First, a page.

There are signs that the housing market is stabilising which is good news for sellers as we approach the peak spring sales season. These market metrics which cover January and February showed increasing parallels with 2019, albeit with a much slower rate of house price growth.
It is the prime cash-rich end of the market which has been holding up best although sales here are taking a little longer than usual as sellers hold out for last years prices.
ASKING TO ACHEIVED PRICES
Last month, the average seller in England & Wales sold their home for 98.9% of their asking price, the same as February 2019. This marked the fourth consecutive monthly pick up following October’s dip when mortgage rates rocketed post-mini Budget.
However, average asking to achieved figures – the initial price at which a property is marketed and then sold for - remain well below the February record of 101.0% recorded this time last year.
But current figures suggest that more realistic pricing is creeping in. In February 24% of homes sold achieved their asking price, the same share as February 2022, and up from a low of 21% in December 2022.
It’s the top end, rather than the lower end of the market that is driving these figures. In February, the average seller who sold a +£500k home achieved 97.9% of their asking price, up from 97.6% in January. Whereas homes sold for less than £500k achieved 99.1%, the same as the previous month. Affordability issues are clearly playing a role as higher rates bite.
Suburbs and market towns are where most buyers are prepared to pay close to the asking price. Sellers achieved 99.1% of their asking price on average in February, compared to 98.6% in cities.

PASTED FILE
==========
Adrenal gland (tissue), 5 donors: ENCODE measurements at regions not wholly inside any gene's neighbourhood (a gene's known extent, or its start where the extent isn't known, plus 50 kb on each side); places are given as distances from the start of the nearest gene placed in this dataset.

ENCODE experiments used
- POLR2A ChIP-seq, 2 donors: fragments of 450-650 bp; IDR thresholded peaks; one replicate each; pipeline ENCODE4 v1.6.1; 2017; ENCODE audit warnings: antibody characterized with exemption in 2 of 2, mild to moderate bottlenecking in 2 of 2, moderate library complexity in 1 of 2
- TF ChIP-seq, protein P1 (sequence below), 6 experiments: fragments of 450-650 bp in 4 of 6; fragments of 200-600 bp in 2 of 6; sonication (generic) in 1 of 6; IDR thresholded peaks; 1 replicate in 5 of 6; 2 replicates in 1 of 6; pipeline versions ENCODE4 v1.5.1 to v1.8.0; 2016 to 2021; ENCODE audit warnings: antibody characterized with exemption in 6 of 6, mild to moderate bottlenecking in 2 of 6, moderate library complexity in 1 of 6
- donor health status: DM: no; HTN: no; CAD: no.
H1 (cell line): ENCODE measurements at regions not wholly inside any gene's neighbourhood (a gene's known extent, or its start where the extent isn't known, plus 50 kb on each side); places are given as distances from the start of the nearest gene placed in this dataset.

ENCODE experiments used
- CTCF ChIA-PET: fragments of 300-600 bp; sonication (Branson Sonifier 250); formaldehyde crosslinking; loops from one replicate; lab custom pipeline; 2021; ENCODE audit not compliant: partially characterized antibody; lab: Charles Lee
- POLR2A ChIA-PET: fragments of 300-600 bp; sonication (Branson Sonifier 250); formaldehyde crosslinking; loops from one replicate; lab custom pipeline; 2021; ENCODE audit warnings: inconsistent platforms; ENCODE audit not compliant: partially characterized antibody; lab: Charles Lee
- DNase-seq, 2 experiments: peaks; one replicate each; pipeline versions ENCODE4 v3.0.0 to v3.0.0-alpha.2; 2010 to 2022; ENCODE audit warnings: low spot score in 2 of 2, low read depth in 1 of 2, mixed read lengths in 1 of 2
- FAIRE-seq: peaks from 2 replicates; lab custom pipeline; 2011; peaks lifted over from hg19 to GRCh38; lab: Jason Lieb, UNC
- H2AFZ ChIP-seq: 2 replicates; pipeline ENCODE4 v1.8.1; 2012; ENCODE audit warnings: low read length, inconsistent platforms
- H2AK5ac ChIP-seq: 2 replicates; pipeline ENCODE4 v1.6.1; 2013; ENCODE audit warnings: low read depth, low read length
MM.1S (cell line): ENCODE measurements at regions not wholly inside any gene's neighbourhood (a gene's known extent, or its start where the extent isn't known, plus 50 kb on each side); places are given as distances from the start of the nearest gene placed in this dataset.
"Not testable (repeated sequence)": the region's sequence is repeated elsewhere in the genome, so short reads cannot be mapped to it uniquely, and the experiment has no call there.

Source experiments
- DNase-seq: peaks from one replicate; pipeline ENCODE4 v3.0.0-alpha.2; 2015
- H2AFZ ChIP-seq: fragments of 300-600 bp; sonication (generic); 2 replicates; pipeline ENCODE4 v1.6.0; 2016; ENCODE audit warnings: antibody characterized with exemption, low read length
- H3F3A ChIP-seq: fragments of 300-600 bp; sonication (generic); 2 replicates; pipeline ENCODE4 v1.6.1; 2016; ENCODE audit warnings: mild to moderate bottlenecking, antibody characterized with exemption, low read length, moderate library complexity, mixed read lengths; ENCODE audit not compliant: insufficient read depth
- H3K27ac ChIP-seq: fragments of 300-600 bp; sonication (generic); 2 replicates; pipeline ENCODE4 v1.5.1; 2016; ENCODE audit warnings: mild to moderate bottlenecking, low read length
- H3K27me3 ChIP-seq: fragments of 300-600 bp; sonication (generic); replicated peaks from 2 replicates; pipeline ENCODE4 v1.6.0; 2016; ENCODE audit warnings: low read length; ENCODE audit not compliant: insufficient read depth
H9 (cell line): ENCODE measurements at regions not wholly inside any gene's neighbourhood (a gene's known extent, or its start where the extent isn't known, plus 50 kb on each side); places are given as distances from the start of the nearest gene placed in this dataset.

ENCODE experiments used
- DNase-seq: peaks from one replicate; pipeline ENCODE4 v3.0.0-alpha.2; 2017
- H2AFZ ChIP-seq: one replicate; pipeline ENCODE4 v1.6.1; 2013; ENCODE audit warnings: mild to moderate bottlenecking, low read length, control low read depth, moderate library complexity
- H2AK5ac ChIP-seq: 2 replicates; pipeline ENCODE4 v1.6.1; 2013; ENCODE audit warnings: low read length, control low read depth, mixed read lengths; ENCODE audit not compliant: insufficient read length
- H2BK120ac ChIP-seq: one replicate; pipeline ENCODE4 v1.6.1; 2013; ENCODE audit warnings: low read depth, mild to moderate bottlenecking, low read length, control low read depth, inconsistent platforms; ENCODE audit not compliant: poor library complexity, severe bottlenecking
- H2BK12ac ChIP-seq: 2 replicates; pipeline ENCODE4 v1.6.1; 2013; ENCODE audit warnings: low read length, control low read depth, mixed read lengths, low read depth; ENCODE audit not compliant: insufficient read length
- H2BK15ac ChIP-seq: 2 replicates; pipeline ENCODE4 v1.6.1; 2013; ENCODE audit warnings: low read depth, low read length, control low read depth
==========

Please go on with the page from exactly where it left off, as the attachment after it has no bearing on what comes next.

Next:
Meanwhile the share of homes sold following a price reduction has risen from 31% in February 2022 to 49% in February 2023. This is close to the pre-Covid rate of 47% recorded in February 2019. Across the country, five regions saw fewer price reductions last month. Wales recorded the biggest fall, where 37% of homes were sold following a price reduction in February, down from 47% in January 2023. Meanwhile the three Southern regions outside of London all saw a rise in price reductions.
TIME TO SELL
February’s figures also show that it’s taking longer to sell a home. On average it took 64 days last month to sell a property (the time from coming onto the market and finding a buyer) making it the slowest February to sell a house 10 years.
However, much of this is still a hangover from the market slowdown which began late last year. 55% of homes sold in February were bought onto the market before the new year.
In contrast this time last year, when time to sell fell to a record low in February, just 40% of properties sold in February had come onto the market before the new year.
Typically, the number of days it takes to sell is seasonal and there tends to be a big decrease between January and February following the Christmas lull. On average, time to sell falls by around 40% between January and February. But this year, time to sell over the first two months of 2023 only fell by 17% (or 13 days).
Generally, larger homes take longer to sell. This is partly a reflection of the smaller pool of buyers with larger budgets, but also top-end sellers’ willingness to wait the market out.
However, at an average of 64 days, it’s two days quicker to sell a one-bed home than it was in February 2022.
These ‘post mini-Budget’ effects are likely continue to drop out of the picture in the coming months. This meaning that we expect average time to sell numbers to continue falling in the months to come, suggesting that stock numbers which are well up on last year, may well be close to peaking.